Building a successful and attractive transit system takes more than drawing lines on a map and buying snazzy vehicles. In addition to the many technical issues, one of the most important factors is values. Who is the system for, and why will they use it?
International transportation consultant Jarrett Walker, who writes the blog Human Transit, has a new book by the same title about the values behind transit, transit's limits and opportunities, and why people do and don't ride.
Greater Greater Washington is cosponsoring an informal chat and question/answer session with Jarrett next Thursday, February 9th, at 6:30 pm. Jarrett is also giving 2 public lectures on Tuesday evening in Silver Spring and Thursday afternoon at the National Building Museum.
Our evening event will be at the American Public Transportation Association (APTA) offices at 1666 K Street NW, Suite 1100, starting at 6:30. Young Professionals in Transportation, Women's Transportation Seminar, the American Planning Association, and APTA are also cosponsoring the event.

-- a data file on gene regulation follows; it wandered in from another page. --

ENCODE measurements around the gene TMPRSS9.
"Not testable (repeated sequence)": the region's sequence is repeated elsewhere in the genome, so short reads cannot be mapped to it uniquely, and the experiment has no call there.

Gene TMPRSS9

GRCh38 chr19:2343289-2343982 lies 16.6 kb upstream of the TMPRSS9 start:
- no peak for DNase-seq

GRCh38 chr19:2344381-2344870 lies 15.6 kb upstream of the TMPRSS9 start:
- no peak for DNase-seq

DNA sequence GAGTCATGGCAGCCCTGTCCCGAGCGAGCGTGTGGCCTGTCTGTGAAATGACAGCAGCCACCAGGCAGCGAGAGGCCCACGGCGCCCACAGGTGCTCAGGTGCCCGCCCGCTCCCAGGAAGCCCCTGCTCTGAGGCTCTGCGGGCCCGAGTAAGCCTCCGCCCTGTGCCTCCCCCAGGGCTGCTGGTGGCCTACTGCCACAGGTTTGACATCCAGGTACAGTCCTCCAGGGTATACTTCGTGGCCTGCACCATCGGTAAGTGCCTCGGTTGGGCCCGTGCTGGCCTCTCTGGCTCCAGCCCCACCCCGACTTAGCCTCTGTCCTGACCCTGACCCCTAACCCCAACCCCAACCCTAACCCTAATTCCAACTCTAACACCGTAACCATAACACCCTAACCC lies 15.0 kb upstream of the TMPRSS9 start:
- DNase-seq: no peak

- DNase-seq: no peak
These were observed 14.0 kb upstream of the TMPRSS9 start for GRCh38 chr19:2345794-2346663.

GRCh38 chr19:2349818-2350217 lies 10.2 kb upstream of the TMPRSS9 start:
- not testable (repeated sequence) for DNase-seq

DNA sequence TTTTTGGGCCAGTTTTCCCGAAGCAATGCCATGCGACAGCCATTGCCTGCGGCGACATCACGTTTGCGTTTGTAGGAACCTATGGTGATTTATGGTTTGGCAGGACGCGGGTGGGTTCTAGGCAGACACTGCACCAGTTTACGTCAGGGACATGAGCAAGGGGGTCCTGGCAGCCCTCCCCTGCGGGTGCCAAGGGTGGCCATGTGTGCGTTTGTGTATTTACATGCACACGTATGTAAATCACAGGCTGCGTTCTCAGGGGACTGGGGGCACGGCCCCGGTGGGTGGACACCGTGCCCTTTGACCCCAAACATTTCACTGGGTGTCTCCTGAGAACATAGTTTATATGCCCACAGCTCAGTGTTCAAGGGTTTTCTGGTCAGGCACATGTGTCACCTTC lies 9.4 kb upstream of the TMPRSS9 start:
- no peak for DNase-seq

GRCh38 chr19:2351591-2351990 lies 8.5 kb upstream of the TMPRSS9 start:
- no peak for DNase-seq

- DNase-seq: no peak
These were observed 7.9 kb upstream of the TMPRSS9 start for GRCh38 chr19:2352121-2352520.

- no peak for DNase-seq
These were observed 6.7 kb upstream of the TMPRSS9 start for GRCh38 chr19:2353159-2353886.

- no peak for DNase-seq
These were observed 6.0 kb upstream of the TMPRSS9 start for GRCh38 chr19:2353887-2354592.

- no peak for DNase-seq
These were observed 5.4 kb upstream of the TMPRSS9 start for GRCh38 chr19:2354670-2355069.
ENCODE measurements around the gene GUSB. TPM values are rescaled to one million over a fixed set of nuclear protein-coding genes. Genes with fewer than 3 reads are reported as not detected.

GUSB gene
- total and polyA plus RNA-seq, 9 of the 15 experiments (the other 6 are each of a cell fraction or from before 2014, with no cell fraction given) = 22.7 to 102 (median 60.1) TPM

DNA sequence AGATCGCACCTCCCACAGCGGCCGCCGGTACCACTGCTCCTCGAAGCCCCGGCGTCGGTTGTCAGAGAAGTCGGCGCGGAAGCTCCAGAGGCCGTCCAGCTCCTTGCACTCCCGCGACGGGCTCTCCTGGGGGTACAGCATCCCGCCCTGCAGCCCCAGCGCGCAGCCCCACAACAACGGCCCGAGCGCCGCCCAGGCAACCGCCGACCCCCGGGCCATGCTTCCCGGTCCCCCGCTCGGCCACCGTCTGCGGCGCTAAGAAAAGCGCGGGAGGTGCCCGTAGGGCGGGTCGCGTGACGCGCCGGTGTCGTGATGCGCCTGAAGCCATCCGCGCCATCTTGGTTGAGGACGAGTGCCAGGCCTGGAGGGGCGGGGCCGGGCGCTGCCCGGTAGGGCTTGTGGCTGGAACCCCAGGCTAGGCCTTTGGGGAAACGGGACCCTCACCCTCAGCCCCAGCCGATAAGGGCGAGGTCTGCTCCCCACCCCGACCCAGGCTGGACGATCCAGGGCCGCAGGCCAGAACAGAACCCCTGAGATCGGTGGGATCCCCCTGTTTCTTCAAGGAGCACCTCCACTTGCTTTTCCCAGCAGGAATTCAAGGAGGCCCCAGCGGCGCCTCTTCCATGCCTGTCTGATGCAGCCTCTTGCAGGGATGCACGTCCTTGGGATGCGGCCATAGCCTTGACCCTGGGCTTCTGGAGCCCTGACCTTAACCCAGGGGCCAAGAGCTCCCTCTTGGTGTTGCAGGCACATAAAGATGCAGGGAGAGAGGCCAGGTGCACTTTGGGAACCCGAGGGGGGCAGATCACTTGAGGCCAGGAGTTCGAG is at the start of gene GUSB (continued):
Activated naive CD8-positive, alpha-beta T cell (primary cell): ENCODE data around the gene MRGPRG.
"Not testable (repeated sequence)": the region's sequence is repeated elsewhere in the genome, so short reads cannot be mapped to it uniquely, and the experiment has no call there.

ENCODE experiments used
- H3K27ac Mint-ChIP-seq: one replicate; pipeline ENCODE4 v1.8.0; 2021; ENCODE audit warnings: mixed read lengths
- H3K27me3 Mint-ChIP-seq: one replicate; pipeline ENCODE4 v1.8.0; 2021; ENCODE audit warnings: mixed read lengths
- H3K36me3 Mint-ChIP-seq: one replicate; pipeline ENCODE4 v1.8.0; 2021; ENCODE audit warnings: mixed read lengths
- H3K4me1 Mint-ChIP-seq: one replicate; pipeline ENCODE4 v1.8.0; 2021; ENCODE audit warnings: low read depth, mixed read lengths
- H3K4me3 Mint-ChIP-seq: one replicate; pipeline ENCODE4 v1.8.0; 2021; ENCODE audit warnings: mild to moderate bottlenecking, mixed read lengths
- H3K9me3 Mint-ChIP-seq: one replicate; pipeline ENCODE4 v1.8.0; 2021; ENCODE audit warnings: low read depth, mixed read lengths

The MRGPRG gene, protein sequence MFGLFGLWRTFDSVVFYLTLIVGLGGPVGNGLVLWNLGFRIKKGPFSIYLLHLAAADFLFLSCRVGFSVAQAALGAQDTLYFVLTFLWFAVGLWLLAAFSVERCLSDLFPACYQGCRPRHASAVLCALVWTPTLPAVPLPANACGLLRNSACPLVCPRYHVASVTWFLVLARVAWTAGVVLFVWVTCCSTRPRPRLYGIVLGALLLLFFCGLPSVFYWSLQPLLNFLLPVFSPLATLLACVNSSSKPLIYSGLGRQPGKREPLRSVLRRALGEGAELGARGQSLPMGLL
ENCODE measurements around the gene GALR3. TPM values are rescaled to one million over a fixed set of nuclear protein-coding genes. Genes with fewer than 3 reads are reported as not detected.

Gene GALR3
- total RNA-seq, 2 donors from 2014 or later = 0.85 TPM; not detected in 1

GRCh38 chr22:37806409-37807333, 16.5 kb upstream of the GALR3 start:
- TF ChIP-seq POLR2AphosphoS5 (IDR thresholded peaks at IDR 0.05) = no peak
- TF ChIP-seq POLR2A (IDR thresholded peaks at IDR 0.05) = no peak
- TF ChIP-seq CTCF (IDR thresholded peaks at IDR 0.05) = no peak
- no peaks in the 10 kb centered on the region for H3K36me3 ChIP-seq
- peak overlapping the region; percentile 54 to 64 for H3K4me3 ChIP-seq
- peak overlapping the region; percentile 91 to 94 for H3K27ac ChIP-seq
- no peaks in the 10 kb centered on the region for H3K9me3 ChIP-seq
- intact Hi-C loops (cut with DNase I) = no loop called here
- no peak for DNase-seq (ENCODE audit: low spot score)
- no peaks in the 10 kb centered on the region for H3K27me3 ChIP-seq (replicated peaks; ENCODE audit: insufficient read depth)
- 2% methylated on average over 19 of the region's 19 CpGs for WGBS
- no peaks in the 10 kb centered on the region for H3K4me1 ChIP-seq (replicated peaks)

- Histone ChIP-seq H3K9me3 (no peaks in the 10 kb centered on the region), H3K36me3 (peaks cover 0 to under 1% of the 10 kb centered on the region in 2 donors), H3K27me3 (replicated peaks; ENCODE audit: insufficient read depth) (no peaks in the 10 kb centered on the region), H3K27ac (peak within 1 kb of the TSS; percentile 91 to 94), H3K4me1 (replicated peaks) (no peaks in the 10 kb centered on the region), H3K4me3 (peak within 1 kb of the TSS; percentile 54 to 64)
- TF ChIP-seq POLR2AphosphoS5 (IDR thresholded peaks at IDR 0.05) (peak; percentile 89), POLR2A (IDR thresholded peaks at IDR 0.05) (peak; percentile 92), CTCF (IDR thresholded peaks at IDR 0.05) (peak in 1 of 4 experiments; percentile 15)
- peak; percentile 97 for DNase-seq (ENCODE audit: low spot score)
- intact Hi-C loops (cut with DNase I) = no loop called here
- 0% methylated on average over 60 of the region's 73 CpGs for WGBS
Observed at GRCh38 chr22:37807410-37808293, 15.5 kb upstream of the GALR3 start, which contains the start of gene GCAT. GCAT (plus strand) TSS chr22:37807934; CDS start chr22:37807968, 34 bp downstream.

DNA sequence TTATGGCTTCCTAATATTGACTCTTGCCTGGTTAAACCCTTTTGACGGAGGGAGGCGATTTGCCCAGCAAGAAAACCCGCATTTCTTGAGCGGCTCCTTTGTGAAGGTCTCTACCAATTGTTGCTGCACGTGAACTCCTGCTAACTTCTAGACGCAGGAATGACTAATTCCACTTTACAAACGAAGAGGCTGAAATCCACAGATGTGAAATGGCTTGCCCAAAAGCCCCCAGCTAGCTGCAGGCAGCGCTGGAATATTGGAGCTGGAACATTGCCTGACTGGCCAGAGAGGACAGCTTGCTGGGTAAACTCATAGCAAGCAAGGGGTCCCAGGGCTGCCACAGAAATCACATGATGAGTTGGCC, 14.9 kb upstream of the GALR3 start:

Our event does require an RSVP. Additionally, there are a limited number of books available at a discounted rate. You can reserve one when you RSVP.
On Tuesday, February 7, the Montgomery County Planning Commission is hosting Jarrett as a part of their speaker series. The talk will start at 7:30 pm in the Planning Board auditorium at 8787 Georgia Avenue in Silver Spring.
On the 9th, Jarrett will speak at the National Building Museum from 12:30 to 1:30 pm. The National Building Museum is located downtown at 401 F Street NW. It may fill up so RSVP to reserve your space.
For those of you who live or work in the Baltimore area, Jarrett has also announced a lunchtime talk at Penn Station. It will run from noon until 1 pm on Tuesday the 7th.
All of the events are free.
Jarrett's book, like his blog, is full of insightful commentary. I was particularly interested in his discussion of the relationship between connections and frequency in enabling transit to be a more feasible mode. It was especially poignant for me, since the Metrobus and Prince George's County bus routes in Greenbelt were restructured around these principles just last year.
Prior to the change, we basically had a "direct service everywhere" design, which meant either long waits for the right bus or long rides on the wrong bus. Jarrett talks about how good design (both frequency and connections between routes) can mean that transferring might get you there more quickly and more reliably at the same cost to the agency. My experience on the ground backs that up, and the book explains why transit works that way.
Anyone who has ridden transit on a regular basis will appreciate the points Jarrett makes. Especially his matrix showing the seven demands of useful transit service. Transit designers must take these demands into consideration if they hope to compete for riders.